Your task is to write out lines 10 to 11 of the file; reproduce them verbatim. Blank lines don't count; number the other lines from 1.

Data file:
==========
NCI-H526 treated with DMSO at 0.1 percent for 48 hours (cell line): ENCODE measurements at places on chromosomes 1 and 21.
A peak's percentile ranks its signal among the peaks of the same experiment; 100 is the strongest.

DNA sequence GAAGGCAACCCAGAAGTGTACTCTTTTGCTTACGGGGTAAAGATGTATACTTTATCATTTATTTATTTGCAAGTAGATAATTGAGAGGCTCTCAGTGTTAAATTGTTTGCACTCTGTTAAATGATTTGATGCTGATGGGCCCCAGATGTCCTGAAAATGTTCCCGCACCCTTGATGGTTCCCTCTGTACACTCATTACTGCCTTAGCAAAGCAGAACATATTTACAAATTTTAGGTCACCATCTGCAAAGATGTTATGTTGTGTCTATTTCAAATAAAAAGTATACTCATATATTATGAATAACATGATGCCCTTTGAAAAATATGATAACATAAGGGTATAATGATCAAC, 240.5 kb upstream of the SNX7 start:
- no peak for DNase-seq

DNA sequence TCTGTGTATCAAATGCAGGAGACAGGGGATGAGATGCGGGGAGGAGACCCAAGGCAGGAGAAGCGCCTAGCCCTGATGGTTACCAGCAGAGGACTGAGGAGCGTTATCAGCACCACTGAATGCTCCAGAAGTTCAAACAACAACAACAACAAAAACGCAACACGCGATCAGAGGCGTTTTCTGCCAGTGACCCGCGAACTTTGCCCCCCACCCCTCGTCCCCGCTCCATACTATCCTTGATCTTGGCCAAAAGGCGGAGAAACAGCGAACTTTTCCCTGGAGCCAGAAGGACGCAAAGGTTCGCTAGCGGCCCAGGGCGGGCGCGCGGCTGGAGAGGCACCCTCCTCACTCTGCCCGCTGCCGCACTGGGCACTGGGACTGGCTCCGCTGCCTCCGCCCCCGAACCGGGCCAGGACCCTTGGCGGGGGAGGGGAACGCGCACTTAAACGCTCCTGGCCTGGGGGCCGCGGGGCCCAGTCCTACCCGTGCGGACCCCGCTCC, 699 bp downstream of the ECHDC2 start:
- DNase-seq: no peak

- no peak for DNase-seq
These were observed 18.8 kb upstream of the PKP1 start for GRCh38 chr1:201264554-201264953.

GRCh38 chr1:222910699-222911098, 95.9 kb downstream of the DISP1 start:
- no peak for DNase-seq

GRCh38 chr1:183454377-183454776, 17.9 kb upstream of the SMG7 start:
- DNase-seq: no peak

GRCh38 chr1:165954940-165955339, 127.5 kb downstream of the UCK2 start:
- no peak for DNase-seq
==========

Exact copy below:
- no peak for DNase-seq

GRCh38 chr1:183454377-183454776, 17.9 kb upstream of the SMG7 start: